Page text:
6

In addition to the excellent answers that you already got, I'd like to point out two things.

  • There are criteria lists for authorship, see e.g. http://www.icmje.org/ethical_1author.html.
    You may want to look up a specific guideline for your field.

  • While I agree with the "say a firm no" side, this may not be possible in - due to the local "power structure", or also because real life things are usually not as clear as one sentence in a stackexchange question suggests (in that case even possibly not advisable).
    I've found a "Contributions" section in the text where for each author is listed what exactly they contributed very helpful in situations where people were unclear about coauthorship and position in the author list.
    If there's really just "A. Uthor did not contribute anything" that should a) be embarrassing enough for A. Uthor, or b) the supervisor or, as a last resort c) reviewers/editors to insist on having neither the name in the author list nor the sentence in the contributions. For the less clear cases it allows readers will to judge for themselves, and in any case I found that explicitly writing down the contributions can do much for the clarification and thus also make decisions about authorship much easier.

  • Last but not least, what about approaching the problem from the opposide side at the dinner: telling your PI that you're afraid the guy's not going to do his share in the work. That you had similar experiences previously, so your alarm at that is quite shrill. What your PI recommends what should be that coauthor's exact part of the work and what the PI recommends to ensure that the guy is actually doing his share?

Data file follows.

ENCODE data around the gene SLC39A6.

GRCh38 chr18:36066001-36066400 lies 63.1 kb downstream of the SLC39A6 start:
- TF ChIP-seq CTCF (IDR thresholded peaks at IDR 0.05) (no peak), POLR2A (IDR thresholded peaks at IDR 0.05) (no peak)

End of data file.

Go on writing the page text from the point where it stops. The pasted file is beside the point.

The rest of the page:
• +1, I agree that adding contributions is a good thing which might solve the problem at hand. On the other hand, you may just end up with vague contribution entries like "F. Reloader has provided valuable comments and suggestions to improve the manuscript." Those always seem fishy to me. – Marc Claesen Mar 19 '14 at 15:39
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    @MarcClaesen: I completely agree about fishy vague contributions. But making this public is one of the advantages I perceive with having a contributions section... A related is that if the contribution sentence is embarrassingly vague, the autorship issue may solve itself ;-) – cbeleites supports Monica Mar 19 '14 at 16:50
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Sometimes, a firm "NO" is not the best option.

I believe it would work to say NO but your PI wants to "drive the car" and you don't want this to generate a conflict.

If her wanting to "drive the car" was not legitimate, I think a firm NO would be the best solution.

Otherwise, I think the best choice is to bend. BUT, there is a big BUT: THEY are in demand and you should turn this into your own advantage:

Think of a compensation, a leverage that could be useful to you... And try yourself at a polite negociation exercice...

Or maybe... Mention something like "expedient co-author" in your publication...

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    Don't use negative words (“expedient co-author”) to refer to your co-authors in a publication. – F'x Jul 25 '13 at 12:13
  • @F'x Yep, that was some kind of joke... maybe I should have added a smiley to make it more explicit ;) – kalou Jul 25 '13 at 12:23
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    Adding expedient co-author would be a funny way to commit career suicide. – Marc Claesen Mar 19 '14 at 15:35
  • compensation === bribe => unethical – Bae Aug 2 at 4:51